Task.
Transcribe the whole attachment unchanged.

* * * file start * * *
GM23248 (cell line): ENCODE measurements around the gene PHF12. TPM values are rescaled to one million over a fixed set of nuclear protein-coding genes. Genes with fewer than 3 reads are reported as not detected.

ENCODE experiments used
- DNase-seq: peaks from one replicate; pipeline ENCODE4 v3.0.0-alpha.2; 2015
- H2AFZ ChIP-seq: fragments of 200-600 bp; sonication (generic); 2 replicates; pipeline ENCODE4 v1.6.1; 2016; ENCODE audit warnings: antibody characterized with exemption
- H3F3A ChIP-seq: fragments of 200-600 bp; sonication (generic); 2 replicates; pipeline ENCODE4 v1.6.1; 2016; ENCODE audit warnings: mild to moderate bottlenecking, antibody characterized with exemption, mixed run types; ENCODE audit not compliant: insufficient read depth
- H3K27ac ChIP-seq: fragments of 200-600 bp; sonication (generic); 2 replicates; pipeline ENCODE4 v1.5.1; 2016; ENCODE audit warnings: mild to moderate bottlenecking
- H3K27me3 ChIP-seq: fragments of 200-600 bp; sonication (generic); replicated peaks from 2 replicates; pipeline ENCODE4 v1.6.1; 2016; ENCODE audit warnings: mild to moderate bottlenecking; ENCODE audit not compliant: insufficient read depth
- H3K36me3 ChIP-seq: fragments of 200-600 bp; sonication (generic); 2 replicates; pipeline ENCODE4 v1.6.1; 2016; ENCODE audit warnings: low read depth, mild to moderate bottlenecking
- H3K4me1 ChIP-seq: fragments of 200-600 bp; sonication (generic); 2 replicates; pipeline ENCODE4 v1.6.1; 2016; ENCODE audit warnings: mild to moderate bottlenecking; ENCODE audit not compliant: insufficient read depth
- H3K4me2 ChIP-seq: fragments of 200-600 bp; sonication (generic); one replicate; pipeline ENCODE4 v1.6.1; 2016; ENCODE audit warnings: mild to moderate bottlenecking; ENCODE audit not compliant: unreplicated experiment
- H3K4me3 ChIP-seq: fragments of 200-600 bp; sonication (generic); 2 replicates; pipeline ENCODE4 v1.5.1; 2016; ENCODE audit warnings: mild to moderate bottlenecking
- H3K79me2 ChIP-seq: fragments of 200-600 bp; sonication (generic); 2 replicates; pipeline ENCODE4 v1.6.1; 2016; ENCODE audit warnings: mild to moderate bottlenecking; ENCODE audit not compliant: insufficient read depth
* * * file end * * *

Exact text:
GM23248 (cell line): ENCODE measurements around the gene PHF12. TPM values are rescaled to one million over a fixed set of nuclear protein-coding genes. Genes with fewer than 3 reads are reported as not detected.

ENCODE experiments used
- DNase-seq: peaks from one replicate; pipeline ENCODE4 v3.0.0-alpha.2; 2015
- H2AFZ ChIP-seq: fragments of 200-600 bp; sonication (generic); 2 replicates; pipeline ENCODE4 v1.6.1; 2016; ENCODE audit warnings: antibody characterized with exemption
- H3F3A ChIP-seq: fragments of 200-600 bp; sonication (generic); 2 replicates; pipeline ENCODE4 v1.6.1; 2016; ENCODE audit warnings: mild to moderate bottlenecking, antibody characterized with exemption, mixed run types; ENCODE audit not compliant: insufficient read depth
- H3K27ac ChIP-seq: fragments of 200-600 bp; sonication (generic); 2 replicates; pipeline ENCODE4 v1.5.1; 2016; ENCODE audit warnings: mild to moderate bottlenecking
- H3K27me3 ChIP-seq: fragments of 200-600 bp; sonication (generic); replicated peaks from 2 replicates; pipeline ENCODE4 v1.6.1; 2016; ENCODE audit warnings: mild to moderate bottlenecking; ENCODE audit not compliant: insufficient read depth
- H3K36me3 ChIP-seq: fragments of 200-600 bp; sonication (generic); 2 replicates; pipeline ENCODE4 v1.6.1; 2016; ENCODE audit warnings: low read depth, mild to moderate bottlenecking
- H3K4me1 ChIP-seq: fragments of 200-600 bp; sonication (generic); 2 replicates; pipeline ENCODE4 v1.6.1; 2016; ENCODE audit warnings: mild to moderate bottlenecking; ENCODE audit not compliant: insufficient read depth
- H3K4me2 ChIP-seq: fragments of 200-600 bp; sonication (generic); one replicate; pipeline ENCODE4 v1.6.1; 2016; ENCODE audit warnings: mild to moderate bottlenecking; ENCODE audit not compliant: unreplicated experiment
- H3K4me3 ChIP-seq: fragments of 200-600 bp; sonication (generic); 2 replicates; pipeline ENCODE4 v1.5.1; 2016; ENCODE audit warnings: mild to moderate bottlenecking
- H3K79me2 ChIP-seq: fragments of 200-600 bp; sonication (generic); 2 replicates; pipeline ENCODE4 v1.6.1; 2016; ENCODE audit warnings: mild to moderate bottlenecking; ENCODE audit not compliant: insufficient read depth